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The Sedona Method: How to Get Rid of Your Emotional Baggage and Live the Life You Want

by Hale Dwoskin

listed in psychospiritual

[Image: The Sedona Method: How to Get Rid of Your Emotional Baggage and Live the Life You Want]

I found this 400 page self-help book a fast and easy read. It describes a deceptively simple technique that claims to enable you to release negative emotions on a daily basis and be able to feel calmer, happier and more alive and more in control of your life. It maintains that releasing negative emotion is a perfectly natural experience, which everyone has done unconsciously at some time; the technique is a way of doing it consciously, whenever you choose.

Hale Dwoskin classifies all emotions into nine main categories: six negative, and three positive: apathy, grief, fear, lust, anger, pride and courageousness, acceptance and peace. The Sedona Method is underpinned by certain assumptions about the roots of these emotions. One is that as children we have four major needs that we seek to have fulfilled. These are called the four wants:

\ind\• The want of approval;• The want to control;• The want of security;• The want of separation.

All emotions are connected to these wants. When you experience a negative emotion, there is an unfulfilled need at its root. The method encourages you to allow yourself to let go of your wants. The assumption is that when you let go of your attachment to having these needs fulfilled, you gain freedom, which Hale Dwoskin defines as a state of 'imperturbability', and the negative feeling dissipates. It is some way into the book that it becomes completely clear that the reader is not asked to actually let go of approval, control, security and separation themselves, but to let go of the feeling of lacking them, of wanting. Paradoxically, once someone achieves this, their needs are more likely to become fulfilled.

How do you let go? The Method says there are three ways of approaching the process of releasing negative emotion. The first is to let go of the unwanted feeling. The second way is to welcome the feeling and allow the emotion. The third is to dive into the core of the emotion. Beyond that, it maintains, is our own core, "a calm place from which we can witness the events of our lives without being affected by them. When you learn to access this place, your past issues dissolve more easily as you bring them to awareness."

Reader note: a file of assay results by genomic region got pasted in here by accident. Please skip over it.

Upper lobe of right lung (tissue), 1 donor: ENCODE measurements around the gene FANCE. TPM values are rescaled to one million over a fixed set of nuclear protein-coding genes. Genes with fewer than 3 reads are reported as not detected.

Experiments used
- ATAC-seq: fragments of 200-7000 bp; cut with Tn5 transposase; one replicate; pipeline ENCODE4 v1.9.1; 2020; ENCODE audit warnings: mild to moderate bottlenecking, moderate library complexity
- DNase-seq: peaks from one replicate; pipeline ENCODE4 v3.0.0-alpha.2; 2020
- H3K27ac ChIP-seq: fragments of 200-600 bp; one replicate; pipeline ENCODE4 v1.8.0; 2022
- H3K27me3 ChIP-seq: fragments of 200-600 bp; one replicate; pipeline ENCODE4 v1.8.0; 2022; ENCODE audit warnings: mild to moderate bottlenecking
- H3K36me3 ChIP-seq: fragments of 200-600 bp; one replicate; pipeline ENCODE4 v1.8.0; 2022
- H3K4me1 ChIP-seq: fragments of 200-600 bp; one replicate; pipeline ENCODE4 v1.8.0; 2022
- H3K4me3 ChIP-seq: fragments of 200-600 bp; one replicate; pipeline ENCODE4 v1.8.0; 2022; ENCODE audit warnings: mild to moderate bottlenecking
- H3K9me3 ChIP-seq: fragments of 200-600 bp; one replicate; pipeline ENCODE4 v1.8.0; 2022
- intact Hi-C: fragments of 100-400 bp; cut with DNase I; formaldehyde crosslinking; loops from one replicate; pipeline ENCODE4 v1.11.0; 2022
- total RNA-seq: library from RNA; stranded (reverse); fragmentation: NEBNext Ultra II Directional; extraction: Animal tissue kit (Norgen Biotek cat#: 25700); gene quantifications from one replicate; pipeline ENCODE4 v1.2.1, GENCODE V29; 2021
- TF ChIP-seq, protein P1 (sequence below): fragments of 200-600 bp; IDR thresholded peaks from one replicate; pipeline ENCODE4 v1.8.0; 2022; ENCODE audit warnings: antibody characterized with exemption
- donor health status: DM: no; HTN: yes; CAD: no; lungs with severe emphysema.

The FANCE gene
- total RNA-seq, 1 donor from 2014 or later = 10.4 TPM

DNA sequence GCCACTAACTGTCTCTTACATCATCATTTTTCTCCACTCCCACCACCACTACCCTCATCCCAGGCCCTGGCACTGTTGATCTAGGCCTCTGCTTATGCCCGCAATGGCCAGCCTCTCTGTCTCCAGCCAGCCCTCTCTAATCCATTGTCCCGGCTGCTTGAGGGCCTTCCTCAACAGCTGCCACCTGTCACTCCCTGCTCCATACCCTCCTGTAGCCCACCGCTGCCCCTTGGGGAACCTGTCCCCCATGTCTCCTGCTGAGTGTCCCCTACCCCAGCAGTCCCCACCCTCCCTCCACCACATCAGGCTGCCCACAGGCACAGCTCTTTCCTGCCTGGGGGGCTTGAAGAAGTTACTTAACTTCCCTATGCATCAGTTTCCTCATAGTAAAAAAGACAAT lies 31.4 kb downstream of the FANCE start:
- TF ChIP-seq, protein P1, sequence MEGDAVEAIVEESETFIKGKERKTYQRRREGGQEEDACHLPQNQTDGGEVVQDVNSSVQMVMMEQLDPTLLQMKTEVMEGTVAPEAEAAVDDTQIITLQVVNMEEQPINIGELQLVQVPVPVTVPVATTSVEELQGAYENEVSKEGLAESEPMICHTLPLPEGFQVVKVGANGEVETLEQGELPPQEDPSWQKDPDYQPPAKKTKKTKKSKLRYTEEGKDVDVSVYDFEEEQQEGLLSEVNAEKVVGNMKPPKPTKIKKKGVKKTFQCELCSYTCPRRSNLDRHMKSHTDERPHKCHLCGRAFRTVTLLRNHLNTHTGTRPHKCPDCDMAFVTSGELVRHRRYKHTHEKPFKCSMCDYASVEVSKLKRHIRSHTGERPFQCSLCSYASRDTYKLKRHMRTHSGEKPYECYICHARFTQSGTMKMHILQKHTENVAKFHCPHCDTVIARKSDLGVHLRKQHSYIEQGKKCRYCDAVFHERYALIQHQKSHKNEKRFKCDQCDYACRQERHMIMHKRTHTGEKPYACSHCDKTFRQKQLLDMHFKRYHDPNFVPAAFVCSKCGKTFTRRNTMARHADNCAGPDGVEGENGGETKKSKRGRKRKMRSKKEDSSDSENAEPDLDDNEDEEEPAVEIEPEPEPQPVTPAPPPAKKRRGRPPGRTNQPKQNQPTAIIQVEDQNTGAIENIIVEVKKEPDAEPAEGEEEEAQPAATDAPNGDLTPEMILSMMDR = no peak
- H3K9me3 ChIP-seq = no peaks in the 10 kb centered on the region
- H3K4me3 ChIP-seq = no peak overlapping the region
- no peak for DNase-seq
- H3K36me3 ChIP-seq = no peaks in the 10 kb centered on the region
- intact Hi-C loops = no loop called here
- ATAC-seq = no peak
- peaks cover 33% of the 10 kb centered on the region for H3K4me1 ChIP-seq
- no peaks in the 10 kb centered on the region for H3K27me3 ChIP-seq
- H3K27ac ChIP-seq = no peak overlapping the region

All three ways together comprise the technique, which essentially consists of recognizing the underlying want when a negative emotion manifests and then asking a series of simple questions:

\ind\• Could I allow myself to want… (e.g. approval?)• Could I welcome wanting… (approval?)• Could I let go of wanting… (approval?)

The book goes on to give advice on releasing fear and dealing with guilt and shame, and there are chapters on habit-busting, decision-making and letting go of dependencies and habits. Those familiar with Transactional Analysis, Neuro Linguistic Psychotherapy and other therapies will recognise some of the underlying assumptions, e.g. "Habits are merely patterns in consciousness that have become customary", or, when talking about how parental influences shape our beliefs and behaviour, "Keep in mind that you're either living resistance to those early relationships, or you've modelled yourself after them – even if they didn't work". The solution presented to all emotional problems is the Sedona Method: allow yourself to perceive that all your feelings culminate in the four wants. Then allow yourself to let go of your wants.

Does it really take 400 pages to teach this simple technique and some of its applications? There is certainly a lot of repetition as the method gets drummed in, enlivened by anecdotes. Yet simple as the Sedona Method is, it is not necessarily easy for an individual working alone to recognize what wants and needs might underlie a particular emotion, let alone to actually "let go", and the process requires a safe environment for whatever might come up. The book does include guidelines for groups, stressing that confidentiality and safety are essential.

If this model is congruent with their own way of working and with their client's understanding, some therapists might incorporate the technique usefully into ongoing therapy, where safe support can hold the process within an ecological therapeutic framework.

Alexandra Chalfont

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